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- DescriptionShuk-wah Poon traces the history of the Chinese state's relationship with religion from 1900 to 1937. Pinning the nation's failure to modernize on the backwardness of religious worship, the revolutionary regime condemned religious practice in the early twentieth century, suppressing 'superstitious' belief in favor of a secular, more enlightened society. Drawing on newspapers and unpublished official documents, this book focuses on the case of Guangzhou, largely because of the city's sustained involvement in the revolutionary quest for a 'new' China. Shuk-wah Poon traces the evolution of the modern state's attitude toward popular religion, paying particular attention to the implementation of policy and the acts of adaptation and resistance of common citizens.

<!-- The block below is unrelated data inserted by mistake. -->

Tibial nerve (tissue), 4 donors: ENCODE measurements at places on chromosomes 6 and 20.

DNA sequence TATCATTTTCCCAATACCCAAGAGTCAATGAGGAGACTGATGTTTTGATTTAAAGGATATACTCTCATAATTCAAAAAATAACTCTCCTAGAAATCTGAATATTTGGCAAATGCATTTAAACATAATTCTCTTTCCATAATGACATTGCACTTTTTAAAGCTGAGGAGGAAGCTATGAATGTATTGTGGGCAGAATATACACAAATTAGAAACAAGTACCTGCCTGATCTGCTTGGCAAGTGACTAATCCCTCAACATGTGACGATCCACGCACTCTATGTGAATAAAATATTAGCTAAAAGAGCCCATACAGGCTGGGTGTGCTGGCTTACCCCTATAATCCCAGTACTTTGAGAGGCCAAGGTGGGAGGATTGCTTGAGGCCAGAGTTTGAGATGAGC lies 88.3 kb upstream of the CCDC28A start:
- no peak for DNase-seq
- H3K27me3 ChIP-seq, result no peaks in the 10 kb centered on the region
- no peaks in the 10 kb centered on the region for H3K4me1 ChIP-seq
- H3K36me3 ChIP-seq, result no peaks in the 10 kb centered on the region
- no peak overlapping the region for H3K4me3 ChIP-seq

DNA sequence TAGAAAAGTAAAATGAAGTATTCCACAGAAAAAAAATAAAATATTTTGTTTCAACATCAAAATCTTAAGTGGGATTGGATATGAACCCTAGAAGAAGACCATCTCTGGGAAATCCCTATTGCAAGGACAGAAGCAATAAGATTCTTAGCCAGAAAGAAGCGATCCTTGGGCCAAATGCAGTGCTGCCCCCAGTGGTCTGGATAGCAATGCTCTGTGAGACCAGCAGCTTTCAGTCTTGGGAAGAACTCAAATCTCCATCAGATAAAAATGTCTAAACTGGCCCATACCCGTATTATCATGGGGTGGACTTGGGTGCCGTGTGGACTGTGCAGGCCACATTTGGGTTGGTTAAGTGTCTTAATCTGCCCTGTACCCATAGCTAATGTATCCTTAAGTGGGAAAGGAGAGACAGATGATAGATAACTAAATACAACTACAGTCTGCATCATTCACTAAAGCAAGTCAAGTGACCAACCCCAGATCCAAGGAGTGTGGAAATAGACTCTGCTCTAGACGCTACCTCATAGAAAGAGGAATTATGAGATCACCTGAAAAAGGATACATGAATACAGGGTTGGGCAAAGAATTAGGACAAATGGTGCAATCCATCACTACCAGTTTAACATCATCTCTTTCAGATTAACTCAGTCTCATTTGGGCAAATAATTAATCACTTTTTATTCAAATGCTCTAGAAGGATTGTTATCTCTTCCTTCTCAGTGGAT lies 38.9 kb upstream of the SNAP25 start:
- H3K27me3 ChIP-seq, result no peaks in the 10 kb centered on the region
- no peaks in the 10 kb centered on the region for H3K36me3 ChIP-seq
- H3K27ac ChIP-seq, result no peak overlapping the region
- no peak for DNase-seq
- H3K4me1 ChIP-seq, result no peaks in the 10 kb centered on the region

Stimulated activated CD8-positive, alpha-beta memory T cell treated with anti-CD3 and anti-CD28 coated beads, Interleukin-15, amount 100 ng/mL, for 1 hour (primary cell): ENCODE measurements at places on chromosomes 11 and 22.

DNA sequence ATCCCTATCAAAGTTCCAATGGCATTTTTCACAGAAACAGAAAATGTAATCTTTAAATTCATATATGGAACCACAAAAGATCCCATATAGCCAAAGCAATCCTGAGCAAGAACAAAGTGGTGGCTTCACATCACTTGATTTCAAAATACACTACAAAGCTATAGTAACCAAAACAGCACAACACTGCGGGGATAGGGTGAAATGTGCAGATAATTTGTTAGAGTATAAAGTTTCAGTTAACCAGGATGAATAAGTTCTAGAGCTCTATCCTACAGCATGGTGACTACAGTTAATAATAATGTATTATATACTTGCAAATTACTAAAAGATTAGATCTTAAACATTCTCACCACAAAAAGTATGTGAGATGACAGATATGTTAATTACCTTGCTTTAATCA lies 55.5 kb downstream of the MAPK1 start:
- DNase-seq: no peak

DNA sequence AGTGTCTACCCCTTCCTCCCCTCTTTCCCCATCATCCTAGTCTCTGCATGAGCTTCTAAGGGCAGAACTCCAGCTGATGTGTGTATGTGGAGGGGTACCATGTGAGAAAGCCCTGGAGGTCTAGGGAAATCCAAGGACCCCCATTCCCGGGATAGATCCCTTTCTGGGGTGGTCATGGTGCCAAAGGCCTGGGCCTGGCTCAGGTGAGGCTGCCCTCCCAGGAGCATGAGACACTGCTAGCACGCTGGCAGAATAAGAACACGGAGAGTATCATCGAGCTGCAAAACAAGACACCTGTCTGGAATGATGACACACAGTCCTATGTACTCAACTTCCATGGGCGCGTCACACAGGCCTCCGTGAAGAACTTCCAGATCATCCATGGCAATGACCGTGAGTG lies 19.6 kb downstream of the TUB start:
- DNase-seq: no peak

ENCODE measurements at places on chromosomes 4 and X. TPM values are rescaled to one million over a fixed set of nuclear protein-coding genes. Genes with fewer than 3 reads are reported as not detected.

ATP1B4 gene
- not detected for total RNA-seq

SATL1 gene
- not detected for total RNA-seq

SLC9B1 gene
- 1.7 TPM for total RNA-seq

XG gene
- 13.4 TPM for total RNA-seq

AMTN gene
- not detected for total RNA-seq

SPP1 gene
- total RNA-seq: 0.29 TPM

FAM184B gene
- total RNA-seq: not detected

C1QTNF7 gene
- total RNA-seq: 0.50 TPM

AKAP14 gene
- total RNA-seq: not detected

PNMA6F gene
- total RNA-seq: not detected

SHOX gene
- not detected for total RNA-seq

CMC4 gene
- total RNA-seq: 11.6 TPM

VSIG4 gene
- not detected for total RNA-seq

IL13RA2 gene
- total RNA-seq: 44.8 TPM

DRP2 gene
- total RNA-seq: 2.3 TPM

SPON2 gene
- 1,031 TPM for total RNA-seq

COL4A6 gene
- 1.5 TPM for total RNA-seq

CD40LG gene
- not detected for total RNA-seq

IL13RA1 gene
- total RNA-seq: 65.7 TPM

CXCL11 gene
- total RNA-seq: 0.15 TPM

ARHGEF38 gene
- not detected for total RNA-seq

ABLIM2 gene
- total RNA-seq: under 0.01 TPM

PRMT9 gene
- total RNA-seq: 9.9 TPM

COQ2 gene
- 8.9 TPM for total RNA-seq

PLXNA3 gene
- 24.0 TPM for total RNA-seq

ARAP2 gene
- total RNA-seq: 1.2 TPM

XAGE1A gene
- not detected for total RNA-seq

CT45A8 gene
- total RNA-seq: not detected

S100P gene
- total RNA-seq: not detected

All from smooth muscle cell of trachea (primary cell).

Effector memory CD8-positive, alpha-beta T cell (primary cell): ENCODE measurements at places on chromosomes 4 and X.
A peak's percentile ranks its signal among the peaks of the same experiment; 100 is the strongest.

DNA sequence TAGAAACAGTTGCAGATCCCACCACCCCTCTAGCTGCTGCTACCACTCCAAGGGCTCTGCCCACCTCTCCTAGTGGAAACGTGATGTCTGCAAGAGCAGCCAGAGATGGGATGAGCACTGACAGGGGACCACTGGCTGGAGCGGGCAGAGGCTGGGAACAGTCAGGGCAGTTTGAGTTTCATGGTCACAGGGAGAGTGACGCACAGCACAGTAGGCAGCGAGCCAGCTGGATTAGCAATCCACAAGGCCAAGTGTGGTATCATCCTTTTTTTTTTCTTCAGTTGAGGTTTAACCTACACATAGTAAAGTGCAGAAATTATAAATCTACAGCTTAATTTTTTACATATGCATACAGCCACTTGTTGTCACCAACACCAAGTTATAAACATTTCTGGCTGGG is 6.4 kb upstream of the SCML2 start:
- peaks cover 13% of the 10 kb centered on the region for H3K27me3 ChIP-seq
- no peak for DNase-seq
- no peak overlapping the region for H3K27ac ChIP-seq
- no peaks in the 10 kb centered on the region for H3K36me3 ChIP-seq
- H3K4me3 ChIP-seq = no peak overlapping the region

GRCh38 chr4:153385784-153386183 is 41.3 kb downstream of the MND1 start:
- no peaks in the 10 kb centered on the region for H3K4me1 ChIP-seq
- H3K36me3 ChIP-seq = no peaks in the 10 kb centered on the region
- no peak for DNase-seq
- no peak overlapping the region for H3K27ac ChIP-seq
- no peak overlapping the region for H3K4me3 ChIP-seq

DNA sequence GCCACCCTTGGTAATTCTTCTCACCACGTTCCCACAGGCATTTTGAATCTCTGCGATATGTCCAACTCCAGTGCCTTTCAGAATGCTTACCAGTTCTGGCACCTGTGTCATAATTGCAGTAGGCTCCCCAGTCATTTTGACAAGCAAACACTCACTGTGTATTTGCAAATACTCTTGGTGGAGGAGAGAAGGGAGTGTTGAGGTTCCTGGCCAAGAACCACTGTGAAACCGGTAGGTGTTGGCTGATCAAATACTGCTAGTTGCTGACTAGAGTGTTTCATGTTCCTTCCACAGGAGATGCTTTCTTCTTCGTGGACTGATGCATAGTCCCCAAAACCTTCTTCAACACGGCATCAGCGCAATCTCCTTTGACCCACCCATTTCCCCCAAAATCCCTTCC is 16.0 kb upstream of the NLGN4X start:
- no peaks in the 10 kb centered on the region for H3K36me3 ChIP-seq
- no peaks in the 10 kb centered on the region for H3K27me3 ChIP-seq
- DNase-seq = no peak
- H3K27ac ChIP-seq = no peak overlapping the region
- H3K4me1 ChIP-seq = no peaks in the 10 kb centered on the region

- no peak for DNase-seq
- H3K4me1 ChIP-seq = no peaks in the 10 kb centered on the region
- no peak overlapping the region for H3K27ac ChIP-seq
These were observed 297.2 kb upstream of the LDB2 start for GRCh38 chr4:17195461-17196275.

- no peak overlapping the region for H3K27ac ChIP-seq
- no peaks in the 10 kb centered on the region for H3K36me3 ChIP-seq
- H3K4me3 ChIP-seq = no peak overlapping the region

- Author BiographyShuk-Wah Poon is assistant professor of history at Lingnan University, Hong Kong.
- Author(s)Shuk-Wah Poon
- PublisherThe Chinese University Press
- Date of Publication15/03/2011
- SubjectRegional History
- Place of PublicationHong Kong
- Country of PublicationHong Kong
- ImprintThe Chinese University Press
- Content Note20 illustrations
- Weight476 g
- Width152 mm
- Height229 mm
- Spine23 mm
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